Theorem 4.7 of the previous chapter can be reformulated in terms of reducibility. It implies that there are at most finitely many *y* in Z for which there exists *x* in Z with *F*(*x*, *y*) = 0; that is, *F*(*X*, *y*) has the factor *X* − *x*. If *Y* does not divide *F*_{0}(*X*, *Y*), then it can be shown fairly easily using the concept of integrality (see Exercise 5.2) that this is almost equivalent to *F*(*X*, *y*) having a linear factor over Q. That may remind us of the Hilbert Irreducibility Theorem for unrestricted F(*X*, *Y*) in Q[*X*, *Y*] irreducible over Q; namely that there exist infinitely many *y* in Q such that F(*X*, *y*) is irreducible over Q. By pushing the techniques of the previous chapter a little further, we can prove the following stronger version of this ...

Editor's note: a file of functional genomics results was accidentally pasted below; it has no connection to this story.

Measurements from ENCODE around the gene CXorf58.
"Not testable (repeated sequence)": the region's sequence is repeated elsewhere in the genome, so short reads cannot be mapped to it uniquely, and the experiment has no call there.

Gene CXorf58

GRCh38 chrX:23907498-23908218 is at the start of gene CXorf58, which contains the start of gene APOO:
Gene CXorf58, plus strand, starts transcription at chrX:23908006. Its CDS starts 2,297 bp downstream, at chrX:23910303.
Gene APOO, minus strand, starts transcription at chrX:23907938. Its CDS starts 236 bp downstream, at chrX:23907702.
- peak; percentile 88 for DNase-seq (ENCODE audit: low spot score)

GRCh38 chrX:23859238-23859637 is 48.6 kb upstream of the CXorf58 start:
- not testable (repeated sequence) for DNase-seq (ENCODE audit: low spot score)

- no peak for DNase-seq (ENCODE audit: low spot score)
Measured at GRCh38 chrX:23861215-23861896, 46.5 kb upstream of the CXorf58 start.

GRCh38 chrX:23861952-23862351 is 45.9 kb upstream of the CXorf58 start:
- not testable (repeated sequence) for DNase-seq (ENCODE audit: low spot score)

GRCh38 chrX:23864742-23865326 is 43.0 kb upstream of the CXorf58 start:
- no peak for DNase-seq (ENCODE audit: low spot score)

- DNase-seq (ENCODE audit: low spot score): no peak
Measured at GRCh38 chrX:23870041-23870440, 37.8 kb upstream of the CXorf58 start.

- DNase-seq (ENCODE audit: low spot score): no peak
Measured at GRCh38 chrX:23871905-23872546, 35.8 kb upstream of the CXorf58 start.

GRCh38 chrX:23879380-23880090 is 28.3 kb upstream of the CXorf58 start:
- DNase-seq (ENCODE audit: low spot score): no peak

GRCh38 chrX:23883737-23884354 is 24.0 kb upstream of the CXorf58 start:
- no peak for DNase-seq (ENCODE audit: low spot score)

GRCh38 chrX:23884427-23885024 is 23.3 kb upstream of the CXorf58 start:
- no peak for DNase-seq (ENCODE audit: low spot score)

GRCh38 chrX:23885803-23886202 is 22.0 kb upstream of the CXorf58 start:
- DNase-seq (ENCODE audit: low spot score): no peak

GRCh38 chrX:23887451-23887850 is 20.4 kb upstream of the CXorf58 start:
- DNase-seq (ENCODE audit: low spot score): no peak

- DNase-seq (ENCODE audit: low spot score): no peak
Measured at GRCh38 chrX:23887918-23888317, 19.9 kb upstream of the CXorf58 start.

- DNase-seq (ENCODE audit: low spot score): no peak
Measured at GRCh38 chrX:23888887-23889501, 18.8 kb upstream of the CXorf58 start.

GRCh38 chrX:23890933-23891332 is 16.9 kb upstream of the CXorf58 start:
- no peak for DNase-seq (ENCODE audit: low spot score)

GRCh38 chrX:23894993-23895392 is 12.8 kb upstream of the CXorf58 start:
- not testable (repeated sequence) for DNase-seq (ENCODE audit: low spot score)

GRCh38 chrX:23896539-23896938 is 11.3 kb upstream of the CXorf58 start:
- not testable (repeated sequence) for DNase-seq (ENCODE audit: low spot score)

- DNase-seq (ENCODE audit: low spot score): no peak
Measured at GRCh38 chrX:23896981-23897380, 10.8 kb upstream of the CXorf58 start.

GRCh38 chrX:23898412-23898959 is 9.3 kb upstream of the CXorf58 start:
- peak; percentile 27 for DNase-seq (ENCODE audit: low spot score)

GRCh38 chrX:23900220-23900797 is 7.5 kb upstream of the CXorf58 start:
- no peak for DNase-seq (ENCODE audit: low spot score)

Start Free Trial

No credit card required